The Louisiana Shrimp Task Force is recommending fishermen be allowed to accidentally catch four active crab traps and not have to return them to the ocean until they're done fishing.
The task force, a 19-member panel in charge of studying and monitoring the shrimp industry and making recommendations to the Wildlife and Fisheries Commission and other state agencies, approved the measure at its Tuesday meeting in Houma.
Under state law, if a fisherman accidently catches an active crab trap, the trap must be immediately returned to the ocean.
Many fishermen agree that it would make their lives easier to hold the traps on board until they finish fishing instead of returning a single trap they could catch again, said Maj. Gubal Marceaux, a Wildlife and Fisheries law enforcement agent.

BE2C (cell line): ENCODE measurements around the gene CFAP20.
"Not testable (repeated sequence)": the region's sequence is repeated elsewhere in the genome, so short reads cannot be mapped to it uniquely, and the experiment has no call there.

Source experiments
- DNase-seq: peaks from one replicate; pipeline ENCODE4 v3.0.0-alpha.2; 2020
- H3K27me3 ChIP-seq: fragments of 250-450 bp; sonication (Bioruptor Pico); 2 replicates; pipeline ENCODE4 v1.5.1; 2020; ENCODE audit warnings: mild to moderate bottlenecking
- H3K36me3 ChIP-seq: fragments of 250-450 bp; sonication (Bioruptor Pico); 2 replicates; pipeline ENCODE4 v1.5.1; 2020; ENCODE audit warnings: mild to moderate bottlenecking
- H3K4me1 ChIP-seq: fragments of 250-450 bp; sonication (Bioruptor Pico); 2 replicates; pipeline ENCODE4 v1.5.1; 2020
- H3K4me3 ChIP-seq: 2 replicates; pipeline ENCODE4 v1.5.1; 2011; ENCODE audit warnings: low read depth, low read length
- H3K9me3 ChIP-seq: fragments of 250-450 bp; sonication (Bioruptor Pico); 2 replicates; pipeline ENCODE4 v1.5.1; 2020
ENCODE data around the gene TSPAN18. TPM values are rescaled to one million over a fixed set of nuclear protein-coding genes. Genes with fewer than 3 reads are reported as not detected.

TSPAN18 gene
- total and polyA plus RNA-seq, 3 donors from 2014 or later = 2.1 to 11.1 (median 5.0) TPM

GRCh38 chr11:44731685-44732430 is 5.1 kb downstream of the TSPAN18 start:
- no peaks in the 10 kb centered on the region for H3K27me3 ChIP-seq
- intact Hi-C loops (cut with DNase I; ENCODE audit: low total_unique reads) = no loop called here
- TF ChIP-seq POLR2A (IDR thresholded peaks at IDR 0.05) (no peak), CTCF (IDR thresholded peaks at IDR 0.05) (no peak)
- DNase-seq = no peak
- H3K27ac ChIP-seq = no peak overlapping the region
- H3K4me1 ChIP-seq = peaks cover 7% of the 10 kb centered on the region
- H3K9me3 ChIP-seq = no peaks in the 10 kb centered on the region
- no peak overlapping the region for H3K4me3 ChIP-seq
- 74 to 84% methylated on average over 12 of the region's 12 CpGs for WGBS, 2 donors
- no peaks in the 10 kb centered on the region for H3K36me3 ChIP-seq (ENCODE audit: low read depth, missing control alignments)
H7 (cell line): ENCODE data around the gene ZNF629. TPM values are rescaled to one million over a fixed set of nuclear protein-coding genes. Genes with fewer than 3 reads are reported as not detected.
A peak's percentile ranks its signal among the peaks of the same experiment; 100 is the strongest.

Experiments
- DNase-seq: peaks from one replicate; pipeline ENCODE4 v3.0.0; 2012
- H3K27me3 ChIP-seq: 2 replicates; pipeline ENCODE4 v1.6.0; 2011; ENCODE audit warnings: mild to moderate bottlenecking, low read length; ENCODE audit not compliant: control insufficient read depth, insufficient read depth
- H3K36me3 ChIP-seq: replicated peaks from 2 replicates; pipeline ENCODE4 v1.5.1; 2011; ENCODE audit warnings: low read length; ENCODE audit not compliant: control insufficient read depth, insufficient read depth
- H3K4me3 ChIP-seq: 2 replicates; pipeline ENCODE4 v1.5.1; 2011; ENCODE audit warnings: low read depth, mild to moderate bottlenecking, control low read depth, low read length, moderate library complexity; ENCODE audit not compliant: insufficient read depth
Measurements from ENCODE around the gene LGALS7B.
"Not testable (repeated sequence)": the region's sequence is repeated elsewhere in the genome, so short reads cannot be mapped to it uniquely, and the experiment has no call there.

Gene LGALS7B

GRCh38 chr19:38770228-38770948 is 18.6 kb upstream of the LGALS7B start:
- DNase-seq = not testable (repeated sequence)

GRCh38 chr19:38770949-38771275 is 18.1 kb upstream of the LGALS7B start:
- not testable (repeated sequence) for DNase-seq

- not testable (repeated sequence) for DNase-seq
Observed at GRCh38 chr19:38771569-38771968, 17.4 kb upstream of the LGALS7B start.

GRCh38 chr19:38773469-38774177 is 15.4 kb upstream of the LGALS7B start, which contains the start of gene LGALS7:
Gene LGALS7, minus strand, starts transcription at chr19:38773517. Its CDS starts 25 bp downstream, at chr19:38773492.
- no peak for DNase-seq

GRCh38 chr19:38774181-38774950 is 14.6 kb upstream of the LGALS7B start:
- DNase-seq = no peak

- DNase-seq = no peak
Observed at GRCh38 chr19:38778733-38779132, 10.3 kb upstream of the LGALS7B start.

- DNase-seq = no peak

Worried that some fishermen would take advantage of the situation, Marceaux recommended allowing them to keep up to four traps on board at a time.
Read the full story at the Houma Courier>>
National Fisherman Live: 1/27/15
In this episode:
Assessment: Atlantic menhaden is not overfished
Bering Sea pollock fishery casts off
Dock to Dish opens Florida’s first CSF
Second wave of disaster funds for Alaska
Fisherman lands N.C.’s largest bluefin ever
The Alaska Seafood Marketing Institute is still seeking public review and comment on the Alaska Responsible Fisheries Management Conformance Criteria (Version 1.2, September 2011). The public review and comment period, which opened on Dec. 3, 2014, runs through Monday, Feb. 3.
NOAA, in consultation with the Department of the Interior, has appointed 10 new members to the Marine Protected Areas Federal Advisory Committee. The 20-member committee is composed of individuals with diverse backgrounds and experience who advise the departments of commerce and the interior on ways to strengthen and connect the nation's MPA programs. The new members join the 10 continuing members appointed in 2012.